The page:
The Great American Bro'd Trip Day 4
Escaping the mullets after a Blackhawks' Stanley Cup party
After several frozen cocktails at Under the Volcano on empty stomachs, converted Houstonians Jeremy C. Little (a publicist) and Colin “Dabbo” Dabbs (a junior high history teacher) finally decided to do it. Eight days, 10 Major League ballparks, the Budweiser brewery, and enough fried food to give Carlos Lee the gout. It’s the Great American Bro'd Trip and this is the account of day four.
Day Four: Milwaukee to South Bend, Indiana — 183 miles
Like going back to a bar in daylight
Ever been in a bar in daylight?
That’s what we were expecting on a return trip to Miller Park for a look-see under the morning sun. Much to our surprise, from the outside the building is quite striking as is the rest of Milwaukee in daylight. Bonus points for the impressive little league field located adjacent to the ball field, which we somehow missed the night before while weaving our way through the beer drenched masses.
The inside, however, remained inexplicably dark, even with the roof open on this bright, sunny day. Minute Maid Park, on the other hand, is brightly lit and cheerful under any circumstances. At least Houston baseball fans have something to be proud of. Hey, 2005 was a lot of fun. Right?
Blatant false advertising
Spotted on I-94 South between Milwaukee and Chicago: Bong Recreation Area, Exit 340 (too bad it wasn’t Exit 420).
The Medina to Fenway's Mecca
If Boston’s Fenway Park is America’s most beloved ballpark — and it is — then Chicago’s Wrigley Field is a close and worthy No. 2. Built in 1914 for the Chicago Federals of the defunct Federal League, Wrigley Field remains happily lost in time; an enduring relic of an era when men wore hats and ties to ballgames.
If professional football is about grandiose spectacle, and pro basketball is about star power, baseball is about reverence for its own history, and only John Updike’s “lyric little bandbox” in the Fenway section of The Hub has more of it than the ivy walls in Wrigleyville. Unfortunately, we were going to Chicago's other baseball stadium.
Before heading to U.S. Cellular Field for another division rivalry — this time the AL Central’s Tigers and White Sox — we took a 90-minute tour of the “friendly confines” of historic Wrigley Field though.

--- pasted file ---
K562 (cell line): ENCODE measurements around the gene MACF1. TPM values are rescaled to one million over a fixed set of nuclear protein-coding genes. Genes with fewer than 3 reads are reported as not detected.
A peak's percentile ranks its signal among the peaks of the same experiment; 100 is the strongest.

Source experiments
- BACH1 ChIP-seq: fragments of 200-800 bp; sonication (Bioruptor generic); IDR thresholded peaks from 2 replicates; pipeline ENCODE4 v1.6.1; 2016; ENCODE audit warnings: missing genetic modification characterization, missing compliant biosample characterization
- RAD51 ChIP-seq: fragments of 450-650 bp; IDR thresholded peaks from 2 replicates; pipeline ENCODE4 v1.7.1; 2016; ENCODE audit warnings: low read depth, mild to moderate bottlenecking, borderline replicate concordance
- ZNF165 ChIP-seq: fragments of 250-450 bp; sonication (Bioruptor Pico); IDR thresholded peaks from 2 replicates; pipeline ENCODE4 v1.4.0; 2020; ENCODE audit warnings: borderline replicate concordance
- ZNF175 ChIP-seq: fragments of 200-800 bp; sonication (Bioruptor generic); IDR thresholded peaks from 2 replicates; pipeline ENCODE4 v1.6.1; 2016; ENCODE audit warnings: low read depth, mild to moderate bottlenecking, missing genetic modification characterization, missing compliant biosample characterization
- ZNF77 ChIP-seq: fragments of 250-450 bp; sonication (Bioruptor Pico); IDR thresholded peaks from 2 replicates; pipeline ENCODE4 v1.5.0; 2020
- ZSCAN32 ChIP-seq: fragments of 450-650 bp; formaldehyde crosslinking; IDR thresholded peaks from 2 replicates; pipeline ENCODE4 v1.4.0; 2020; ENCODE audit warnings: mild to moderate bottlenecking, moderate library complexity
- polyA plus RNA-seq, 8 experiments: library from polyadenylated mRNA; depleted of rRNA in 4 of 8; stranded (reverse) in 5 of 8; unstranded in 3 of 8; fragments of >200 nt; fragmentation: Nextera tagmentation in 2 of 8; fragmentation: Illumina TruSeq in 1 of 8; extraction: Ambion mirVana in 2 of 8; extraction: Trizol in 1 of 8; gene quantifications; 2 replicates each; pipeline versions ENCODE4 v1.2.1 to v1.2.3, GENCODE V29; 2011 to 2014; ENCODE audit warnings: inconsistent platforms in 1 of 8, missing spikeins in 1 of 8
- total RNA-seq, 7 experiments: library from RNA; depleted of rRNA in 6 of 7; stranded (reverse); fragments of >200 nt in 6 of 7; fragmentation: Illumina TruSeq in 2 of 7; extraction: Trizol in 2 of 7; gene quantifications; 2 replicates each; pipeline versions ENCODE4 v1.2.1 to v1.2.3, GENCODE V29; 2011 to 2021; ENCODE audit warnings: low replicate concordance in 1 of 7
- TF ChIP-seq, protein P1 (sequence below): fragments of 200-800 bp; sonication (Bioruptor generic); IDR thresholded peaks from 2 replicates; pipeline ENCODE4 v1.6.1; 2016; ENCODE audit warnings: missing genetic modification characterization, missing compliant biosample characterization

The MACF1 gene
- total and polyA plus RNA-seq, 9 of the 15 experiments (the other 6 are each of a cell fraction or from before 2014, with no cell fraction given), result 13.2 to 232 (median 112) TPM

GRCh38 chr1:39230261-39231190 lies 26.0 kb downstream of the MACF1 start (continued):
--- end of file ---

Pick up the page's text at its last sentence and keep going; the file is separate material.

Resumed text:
Our fantastic tour guides, John and Darrell, were a knowledgeable pair of grizzled Cubs lifers. As recently as October 26, 2004, Red Sox fans and Cubs fans were kindred spirits — cursed and doomed to eternal heart break:The Red Sox by a fat, whiskey-soaked Yankees slugger, and the Cubs by a vindictive bar owner with a goat fetish. While The Bambino no longer haunts the hallowed halls of Fenway, Bill Sianis and his beloved goat still give Moises Alou night terrors.
Hang in there, Cubbies. If Mark Bellhorn can win a World Series ring, anyone can.
Reevaluating the Cell and the Blackhawks' Stanley Cup championship
I attended two Red Sox-White Sox games at U.S. Cellular Field back in 2005 while in Chicago for my oldest brother’s bachelor party. Not surprisingly, the only thing I remember about our weekend in the Windy City is that Hall of Fame catcher Carlton Fisk threw out the first pitch in game one, and Mr. T threw out the first pitch in game two while wearing Hanes heavy duty socks (get it?) and a pair of American flag pants.
The cinder block stadium built in Chicago’s rough and tumble South Side has gotten a great deal of flack since opening in 1991 for looking like a prison. Given the neighborhood, the jokes write themselves.
Having experienced the giant beer advertisement that is Miller Park the night before, U.S. Cellular, by contrast, was a low-key, comfortable environment. In terms of advertising saturation, it bares a closer resemblance to crosstown Wrigley than Milwaukee’s Miller. Despite the Chicago Blackhawks game taking place simultaneously in Philadelphia, a healthy crowd turned out to watch their Sox thrash the Tigers 15-3 in just over two and a half hours.
The highlight of the night came in the second inning when Dabbo’s Facebook friend Juan Pierre robbed the Tigers of a sure homerun with a leaping snag over the wall.
Following the victory fireworks (gimmicky but fun), a handful stayed to watch the end of the Blackhawks game on the Jumbortron. The overtime win in game six secured the city’s first Stanley Cup since John Kennedy was in the White House.
Having witnessed six Boston championships over the past decade (three Super Bowls, two World Series, and an NBA title) I knew it was time to head for Indiana, and Dabbo and I made a desperate dash for the car. Last thing we needed was to have our ride lit up like a roman candle by an overexcited guy with a mullet.
Douche/Not a Douche: The nonexistent douche
I really didn’t see this one coming, but U.S. Cellular Field seemed to be douche-free. I guess greased up Chicago thugs don’t like the White Sox. Who knew? You stay classy, Chicago.